French boxer Marcellin “Marcel” Cerdan was born on July 22, 1916 in Algeria when it was a French colony. His professional career began in Morocco with a victory that started a streak of 47 consecutive wins that lasted for over four years. He was the French welterweight champion in 1938.
Now, I had no idea what “welterweight” was, so I looked it up, in the best interest of my readers. I learned that it’s heavier than lightweight and lighter than middleweight. This was rather unenlightening. A little more digging turned up more specifics – between 147 and 159 pounds. Factual but dull. The BBC sports site said, “Light enough to keep their silky skills and heavy enough to do serious damage, welterweight has long been a glamorous division.” That sounds quite a bit more interesting.
After winning the French title, Cerdan then won the European welterweight crown. Another winning streak ended at 23 bouts and his next streak stretched to 37 wins. During World War II, he joined the American forces since France was largely out of the action and won the championship organized among the Allies.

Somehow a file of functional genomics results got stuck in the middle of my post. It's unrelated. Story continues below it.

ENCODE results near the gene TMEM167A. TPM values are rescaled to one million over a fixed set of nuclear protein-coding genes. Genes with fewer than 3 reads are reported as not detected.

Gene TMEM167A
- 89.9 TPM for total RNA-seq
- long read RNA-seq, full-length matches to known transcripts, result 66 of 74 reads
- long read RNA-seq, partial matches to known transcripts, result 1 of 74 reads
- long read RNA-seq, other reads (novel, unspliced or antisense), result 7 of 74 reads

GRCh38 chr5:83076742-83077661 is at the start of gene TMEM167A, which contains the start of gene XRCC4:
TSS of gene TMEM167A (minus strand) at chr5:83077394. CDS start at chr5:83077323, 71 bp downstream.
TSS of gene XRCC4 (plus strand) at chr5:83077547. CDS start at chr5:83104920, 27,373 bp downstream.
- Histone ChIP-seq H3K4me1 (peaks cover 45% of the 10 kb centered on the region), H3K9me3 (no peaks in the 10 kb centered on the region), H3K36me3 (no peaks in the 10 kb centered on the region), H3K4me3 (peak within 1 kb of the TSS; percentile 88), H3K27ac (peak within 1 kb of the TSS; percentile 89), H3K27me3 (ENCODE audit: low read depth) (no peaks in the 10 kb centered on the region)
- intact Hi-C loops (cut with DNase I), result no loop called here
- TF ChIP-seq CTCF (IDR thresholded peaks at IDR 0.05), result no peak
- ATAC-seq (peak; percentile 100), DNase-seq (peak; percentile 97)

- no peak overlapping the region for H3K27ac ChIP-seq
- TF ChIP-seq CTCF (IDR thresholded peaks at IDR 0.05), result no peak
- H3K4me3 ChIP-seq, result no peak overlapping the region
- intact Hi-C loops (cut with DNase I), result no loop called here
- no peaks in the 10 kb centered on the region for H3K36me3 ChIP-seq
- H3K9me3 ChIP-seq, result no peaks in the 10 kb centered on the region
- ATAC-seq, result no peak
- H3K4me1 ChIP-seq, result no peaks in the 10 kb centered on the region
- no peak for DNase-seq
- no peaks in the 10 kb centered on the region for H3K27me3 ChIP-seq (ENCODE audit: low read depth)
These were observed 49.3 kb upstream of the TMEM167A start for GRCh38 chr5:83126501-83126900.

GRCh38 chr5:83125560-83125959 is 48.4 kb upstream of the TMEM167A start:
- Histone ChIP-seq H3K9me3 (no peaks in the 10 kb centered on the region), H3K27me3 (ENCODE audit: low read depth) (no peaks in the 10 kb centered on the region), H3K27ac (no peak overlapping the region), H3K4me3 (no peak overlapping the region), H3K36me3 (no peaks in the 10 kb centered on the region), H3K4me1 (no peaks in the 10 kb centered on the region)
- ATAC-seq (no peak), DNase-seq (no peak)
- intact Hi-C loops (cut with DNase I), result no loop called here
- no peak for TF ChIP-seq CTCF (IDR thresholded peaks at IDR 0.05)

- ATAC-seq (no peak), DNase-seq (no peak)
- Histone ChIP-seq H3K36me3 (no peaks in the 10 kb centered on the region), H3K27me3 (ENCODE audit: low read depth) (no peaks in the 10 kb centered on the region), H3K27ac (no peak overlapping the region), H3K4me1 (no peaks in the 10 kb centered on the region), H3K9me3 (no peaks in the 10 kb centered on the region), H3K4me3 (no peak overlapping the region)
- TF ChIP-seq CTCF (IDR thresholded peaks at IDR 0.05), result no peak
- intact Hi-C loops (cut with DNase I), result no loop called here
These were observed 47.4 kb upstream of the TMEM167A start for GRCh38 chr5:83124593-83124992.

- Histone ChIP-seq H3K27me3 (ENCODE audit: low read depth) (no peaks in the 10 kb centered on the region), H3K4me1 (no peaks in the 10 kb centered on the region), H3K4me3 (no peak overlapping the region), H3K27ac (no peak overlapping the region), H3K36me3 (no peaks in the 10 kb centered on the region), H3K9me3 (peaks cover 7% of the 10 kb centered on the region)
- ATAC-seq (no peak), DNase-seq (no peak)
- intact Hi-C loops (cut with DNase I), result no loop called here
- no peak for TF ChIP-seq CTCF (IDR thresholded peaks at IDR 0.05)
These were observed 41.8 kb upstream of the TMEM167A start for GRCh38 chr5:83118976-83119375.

Like many of us, Cerdan put on a little weight with age and moved up to the middleweight division (160 – 175 pounds). With weight came more power and he started chalking up knockouts. He picked up the European title and retained it for a few years. He earned a shot at the world title and won it by a knockout right here in New Jersey where I live.
The world title brought Cerdan social notoriety and the married father of three began a passionate affair with Édith Piaf. He was on his way to see her in New York when the plane he was on crashed, killing all 48 people aboard. Devastated, Piaf wrote “L’Hymne à l’amour,” one of her most famous and moving songs, as a tribute to their great love. In a biopic about Piaf and Cerdan, his son played the role of his father. Cerdan’s professional record was 113 wins, 66 by knockout, and only 4 losses. He was a member of the International Boxing Hall of Fame.
Today’s expression, une victoire par K-O (oon veektwar par kay oh) means “a win by knockout.” Cerdan certainly had lots of experience with that type of win. One of the greatest French boxers ever inspired one of the greatest love songs ever. I think that’s the greater victory.
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